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12 September 2012 Construction of a 57m hypertelescope in the Southern Alps
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Abstract
For information-rich direct images at high resolution, hypertelescopes combine light from a sparse array of many subapertures, using pupil densification. Among the possible architectures, the Arecibo-like spherical class has fixed mirrors arrayed as elements of a common spherical locus, matching approximately the natural curvature of a crater or valley. A focal gondola suspended on the focal sphere, is tracking the primary star image, and several more can be added for independent observations of di.erent sources. Since no delay lines are needed, hundred of mirrors can be used for reaching the theoretical information gain with respect to fewer apertures. The aperture size of such instruments may range from 50 to perhaps 1200m at available terrestrial sites. As an example of their broad science capabilities, we have simulated the resolved and spectro-imaging- of an exoplanet transiting across the disk of its parent star, achievable with adaptive optics. Faint cosmological sources may also become observable if a Laser Guide Star can be fitted. We describe the current construction and in situ opto-mechanical testing of a 57m hypertelescope, later expandable to 200 with 100 or more sub-apertures. The preliminary operating experience gained in a year, without stellar fringes yet, indicates the likely feasibility of larger versions at suitable sites. Labeyrie et al., (this conference) discuss an "Extremely Large Hypertelescope" (ELHyT) having 1200m sparse aperture and, at similar cost, a larger collection area and higher limiting magnitude than a 40m ELT.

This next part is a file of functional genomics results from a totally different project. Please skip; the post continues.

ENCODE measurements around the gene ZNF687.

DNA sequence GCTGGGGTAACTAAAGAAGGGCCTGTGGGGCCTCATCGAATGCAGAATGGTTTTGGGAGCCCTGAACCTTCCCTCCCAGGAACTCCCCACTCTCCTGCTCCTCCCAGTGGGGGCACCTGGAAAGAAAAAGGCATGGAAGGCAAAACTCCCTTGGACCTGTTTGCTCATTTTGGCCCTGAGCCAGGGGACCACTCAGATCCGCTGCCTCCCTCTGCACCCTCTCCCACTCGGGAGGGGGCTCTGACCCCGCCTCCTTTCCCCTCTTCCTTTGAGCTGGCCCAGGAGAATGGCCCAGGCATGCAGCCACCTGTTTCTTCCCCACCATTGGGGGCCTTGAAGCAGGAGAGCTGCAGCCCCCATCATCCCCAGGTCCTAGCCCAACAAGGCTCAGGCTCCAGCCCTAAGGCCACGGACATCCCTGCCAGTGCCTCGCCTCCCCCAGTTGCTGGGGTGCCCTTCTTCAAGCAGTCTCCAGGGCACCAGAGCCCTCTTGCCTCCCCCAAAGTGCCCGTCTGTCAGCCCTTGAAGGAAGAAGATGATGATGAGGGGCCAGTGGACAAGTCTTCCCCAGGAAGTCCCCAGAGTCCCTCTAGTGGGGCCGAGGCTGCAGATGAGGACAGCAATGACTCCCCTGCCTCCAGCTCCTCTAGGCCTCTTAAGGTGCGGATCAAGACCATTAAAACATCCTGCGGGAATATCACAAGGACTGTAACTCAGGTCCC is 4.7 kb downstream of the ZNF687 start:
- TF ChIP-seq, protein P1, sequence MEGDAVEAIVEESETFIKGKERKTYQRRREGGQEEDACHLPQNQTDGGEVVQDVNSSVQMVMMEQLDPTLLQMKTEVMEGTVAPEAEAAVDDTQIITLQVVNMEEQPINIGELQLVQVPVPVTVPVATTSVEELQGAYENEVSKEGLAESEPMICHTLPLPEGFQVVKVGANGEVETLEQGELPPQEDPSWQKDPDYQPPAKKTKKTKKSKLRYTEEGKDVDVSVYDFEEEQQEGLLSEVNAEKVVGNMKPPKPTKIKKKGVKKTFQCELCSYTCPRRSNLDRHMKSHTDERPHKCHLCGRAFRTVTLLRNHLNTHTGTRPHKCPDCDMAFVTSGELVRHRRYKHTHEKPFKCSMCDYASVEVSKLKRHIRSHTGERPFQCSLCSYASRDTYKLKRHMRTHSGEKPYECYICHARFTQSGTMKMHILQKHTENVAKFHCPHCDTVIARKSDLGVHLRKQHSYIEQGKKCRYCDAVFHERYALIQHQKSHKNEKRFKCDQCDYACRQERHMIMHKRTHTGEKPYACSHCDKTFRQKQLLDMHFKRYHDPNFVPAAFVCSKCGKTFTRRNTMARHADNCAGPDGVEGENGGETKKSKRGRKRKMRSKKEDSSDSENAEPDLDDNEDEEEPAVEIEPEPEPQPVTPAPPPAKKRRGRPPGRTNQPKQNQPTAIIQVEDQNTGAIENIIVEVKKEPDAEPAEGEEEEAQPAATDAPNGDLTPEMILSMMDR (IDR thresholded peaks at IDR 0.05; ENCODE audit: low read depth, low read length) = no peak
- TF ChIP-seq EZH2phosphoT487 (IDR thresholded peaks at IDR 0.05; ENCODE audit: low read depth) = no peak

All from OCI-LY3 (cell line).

© (2012) COPYRIGHT Society of Photo-Optical Instrumentation Engineers (SPIE). Downloading of the abstract is permitted for personal use only.
A. Labeyrie, F. Allouche, D. Mourard, F. Bolgar, R. Chakraborty, J. Maillot, N. Palitzyne, J. R. Poletti, J.-P. Rochaix, R. Prud'homme, A. Rondi, M. Roussel, and A. Surya "Construction of a 57m hypertelescope in the Southern Alps", Proc. SPIE 8445, Optical and Infrared Interferometry III, 844511 (12 September 2012); https://doi.org/10.1117/12.926168
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